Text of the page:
The web of connections that Louden weaves, or seeks to untangle, can be quite dense, and readers will have a greater appreciation for Louden’s efforts if they are aware beforehand of two interpretative strategies that he often adopts. First, Louden routinely explores the different ways that a traditional episode can unfold. For instance, in addressing scenes of recognition in the Odyssey and in the story of Joseph, we need to be aware of the various shapes such scenes can take: “Are both parties ignorant of each other’s identities, or just one? How long does it take before the other member learns the protagonist’s identity? Does the scene take place before the protagonist has regained his identity, or after? Which family member takes part in the recognition scene?” (73; cf. 203). With these questions in mind, we can make precise, calibrated comparisons as we detect how specific scenes of recognition overlap and differ from one another. Second, Louden regularly details intersections at the level of individual motifs and/or at the level of the narratologist’s story—the events of the tale extracted from their arrangement in the presentation of the tale and listed in chronological order.1 For instance, the discussion of Polyphemos and Humbaba finds thirteen points of contact, including “3. The monster’s face is distinguished by some unusual physical feature. … 7. The hero wounds or slays the monster by stabbing it. 8. The hero despoils the monster of the item with which he is most closely identified (flocks, cedars). 9. The hero’s defeat of the monster brings him fame” (184). This meticulous collating reveals the marked extent of the parallelism and at the same time allows for a nuanced comparison.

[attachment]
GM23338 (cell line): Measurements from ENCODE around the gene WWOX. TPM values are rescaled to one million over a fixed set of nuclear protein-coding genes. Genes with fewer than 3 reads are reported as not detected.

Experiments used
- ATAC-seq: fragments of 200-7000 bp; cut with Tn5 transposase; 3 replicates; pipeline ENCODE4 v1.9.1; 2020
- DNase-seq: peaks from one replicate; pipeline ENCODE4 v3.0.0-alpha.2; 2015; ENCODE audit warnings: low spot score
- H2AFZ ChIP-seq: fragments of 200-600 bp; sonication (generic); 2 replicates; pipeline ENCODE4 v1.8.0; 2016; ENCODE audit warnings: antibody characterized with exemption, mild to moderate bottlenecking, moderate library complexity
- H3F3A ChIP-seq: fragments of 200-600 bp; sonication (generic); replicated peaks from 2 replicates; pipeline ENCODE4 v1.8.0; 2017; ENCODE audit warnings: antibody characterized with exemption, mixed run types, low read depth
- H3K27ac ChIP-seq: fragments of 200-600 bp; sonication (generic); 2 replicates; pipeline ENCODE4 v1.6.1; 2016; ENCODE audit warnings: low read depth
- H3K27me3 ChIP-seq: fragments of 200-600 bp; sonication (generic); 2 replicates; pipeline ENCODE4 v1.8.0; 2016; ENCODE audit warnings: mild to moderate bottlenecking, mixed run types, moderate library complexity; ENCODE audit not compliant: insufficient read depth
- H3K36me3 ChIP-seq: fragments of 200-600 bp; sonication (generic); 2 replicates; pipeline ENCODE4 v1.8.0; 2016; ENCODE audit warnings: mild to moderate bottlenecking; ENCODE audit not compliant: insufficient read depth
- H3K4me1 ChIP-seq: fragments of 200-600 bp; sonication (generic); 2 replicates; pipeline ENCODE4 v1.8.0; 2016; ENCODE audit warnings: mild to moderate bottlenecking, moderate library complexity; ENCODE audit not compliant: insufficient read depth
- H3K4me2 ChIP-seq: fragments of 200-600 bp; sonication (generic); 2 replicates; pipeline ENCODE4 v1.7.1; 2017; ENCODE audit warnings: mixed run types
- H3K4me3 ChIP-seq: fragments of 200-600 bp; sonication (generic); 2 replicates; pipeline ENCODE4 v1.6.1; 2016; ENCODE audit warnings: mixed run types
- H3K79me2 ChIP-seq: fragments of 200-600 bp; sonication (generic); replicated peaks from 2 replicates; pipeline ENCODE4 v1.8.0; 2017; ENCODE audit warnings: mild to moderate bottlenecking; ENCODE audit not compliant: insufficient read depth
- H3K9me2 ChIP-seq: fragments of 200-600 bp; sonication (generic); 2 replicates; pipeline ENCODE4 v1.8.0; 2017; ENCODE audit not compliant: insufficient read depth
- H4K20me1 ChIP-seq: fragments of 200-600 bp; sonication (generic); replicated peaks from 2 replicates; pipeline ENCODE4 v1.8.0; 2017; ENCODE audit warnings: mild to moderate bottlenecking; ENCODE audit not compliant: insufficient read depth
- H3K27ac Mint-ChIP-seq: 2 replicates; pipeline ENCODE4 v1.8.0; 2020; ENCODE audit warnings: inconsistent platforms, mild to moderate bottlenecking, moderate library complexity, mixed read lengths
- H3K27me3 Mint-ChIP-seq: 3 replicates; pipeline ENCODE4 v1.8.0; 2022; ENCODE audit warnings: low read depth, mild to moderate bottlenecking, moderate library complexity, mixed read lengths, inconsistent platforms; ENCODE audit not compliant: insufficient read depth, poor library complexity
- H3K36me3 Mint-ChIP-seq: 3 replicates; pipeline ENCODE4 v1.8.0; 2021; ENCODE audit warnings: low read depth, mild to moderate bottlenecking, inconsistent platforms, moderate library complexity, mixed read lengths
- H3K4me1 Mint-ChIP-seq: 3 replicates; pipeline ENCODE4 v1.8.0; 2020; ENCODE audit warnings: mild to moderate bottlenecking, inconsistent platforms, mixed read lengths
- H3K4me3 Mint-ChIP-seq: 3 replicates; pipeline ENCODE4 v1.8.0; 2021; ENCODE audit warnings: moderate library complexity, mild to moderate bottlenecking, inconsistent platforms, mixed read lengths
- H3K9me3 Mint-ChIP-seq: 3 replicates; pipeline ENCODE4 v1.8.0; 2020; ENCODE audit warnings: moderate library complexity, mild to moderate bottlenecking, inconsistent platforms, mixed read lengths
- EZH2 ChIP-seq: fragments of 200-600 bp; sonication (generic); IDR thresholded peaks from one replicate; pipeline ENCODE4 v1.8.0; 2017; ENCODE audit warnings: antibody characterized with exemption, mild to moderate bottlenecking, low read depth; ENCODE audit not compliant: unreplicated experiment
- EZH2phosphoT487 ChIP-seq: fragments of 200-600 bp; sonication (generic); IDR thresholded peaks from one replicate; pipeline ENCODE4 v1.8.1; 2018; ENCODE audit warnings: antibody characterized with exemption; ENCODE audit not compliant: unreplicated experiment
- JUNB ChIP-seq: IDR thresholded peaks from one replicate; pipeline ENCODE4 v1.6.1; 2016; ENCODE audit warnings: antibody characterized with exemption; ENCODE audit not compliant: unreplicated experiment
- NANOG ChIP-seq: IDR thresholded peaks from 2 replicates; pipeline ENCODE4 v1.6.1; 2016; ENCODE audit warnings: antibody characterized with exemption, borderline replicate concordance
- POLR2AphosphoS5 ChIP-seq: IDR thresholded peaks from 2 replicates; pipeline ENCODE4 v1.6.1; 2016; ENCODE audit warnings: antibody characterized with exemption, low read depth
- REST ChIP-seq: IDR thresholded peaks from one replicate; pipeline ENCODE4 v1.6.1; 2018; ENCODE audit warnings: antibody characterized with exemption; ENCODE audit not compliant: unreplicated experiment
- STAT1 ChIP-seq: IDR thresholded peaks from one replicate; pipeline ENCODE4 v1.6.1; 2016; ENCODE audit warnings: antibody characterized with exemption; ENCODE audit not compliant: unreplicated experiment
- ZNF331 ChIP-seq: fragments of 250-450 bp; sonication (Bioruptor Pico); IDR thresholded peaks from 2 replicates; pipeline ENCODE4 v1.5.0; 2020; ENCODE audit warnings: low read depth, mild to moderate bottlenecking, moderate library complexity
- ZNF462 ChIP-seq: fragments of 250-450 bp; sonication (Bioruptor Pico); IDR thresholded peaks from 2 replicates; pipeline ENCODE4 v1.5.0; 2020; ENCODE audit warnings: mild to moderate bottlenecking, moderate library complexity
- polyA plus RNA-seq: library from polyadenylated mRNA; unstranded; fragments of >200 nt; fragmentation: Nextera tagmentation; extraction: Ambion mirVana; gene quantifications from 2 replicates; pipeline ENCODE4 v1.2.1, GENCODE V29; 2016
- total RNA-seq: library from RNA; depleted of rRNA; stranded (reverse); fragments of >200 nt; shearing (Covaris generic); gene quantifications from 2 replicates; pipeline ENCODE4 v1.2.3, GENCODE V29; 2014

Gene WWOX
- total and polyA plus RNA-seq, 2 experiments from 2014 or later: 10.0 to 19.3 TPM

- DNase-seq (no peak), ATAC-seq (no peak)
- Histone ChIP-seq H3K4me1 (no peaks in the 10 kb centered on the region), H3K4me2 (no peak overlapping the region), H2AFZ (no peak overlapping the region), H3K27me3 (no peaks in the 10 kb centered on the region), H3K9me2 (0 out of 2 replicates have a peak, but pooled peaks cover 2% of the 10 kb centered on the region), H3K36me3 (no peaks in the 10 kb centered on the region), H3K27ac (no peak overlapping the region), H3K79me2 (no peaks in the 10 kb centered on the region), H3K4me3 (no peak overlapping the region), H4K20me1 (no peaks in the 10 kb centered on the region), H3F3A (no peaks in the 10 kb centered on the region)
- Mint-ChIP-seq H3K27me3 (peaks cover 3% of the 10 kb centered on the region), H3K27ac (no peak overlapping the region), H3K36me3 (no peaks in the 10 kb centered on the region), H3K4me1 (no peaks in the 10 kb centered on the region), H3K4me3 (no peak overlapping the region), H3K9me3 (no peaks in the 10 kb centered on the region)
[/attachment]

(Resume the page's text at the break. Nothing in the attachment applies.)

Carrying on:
Louden’s comparisons prove their worth in two ways. First, Louden reveals the Odyssey’s connections with the literary artifacts of the ancient Near East when it comes to embedded and often quite extensive narrative structures. Second, that which the Homerist will perhaps most appreciate: Louden’s analyses enhance our understanding of the Odyssey. Suppose we have an apparently peculiar detail in a given episode. If we find another or a similar version of that episode elsewhere, and if we find the same detail in this other account, then we have taken a significant step in explaining that detail’s role in our original scene: it is a traditional and expected part of this sort of episode. Accordingly, Louden observes that Odysseus’ kertomia directed at his father in Odyssey 24 “is closely paralleled in Joseph’s treatment of his brothers in their recognition scene” (90). Alkinoos’ seemingly abrupt and hasty offer of Nausikaa’s hand in marriage to Odysseus “is just what happens…in the OT [Old Testament] betrothal type-scenes” (142). In prompting the suitors to abuse Odysseus, Athena resembles Exodus’s Yahweh who increases Pharaoh’s stubbornness in the face of the plagues (see 251-52). We ought not be perplexed when in Odyssey 20 Theoklymenos sees, among other disturbing signs, an eclipse and then predicts the suitors’ deaths: “An eclipse is a standard feature in OT prophecies of the apocalyptic destruction of the Day of Judgment” (291-92). Such insights abound in this study.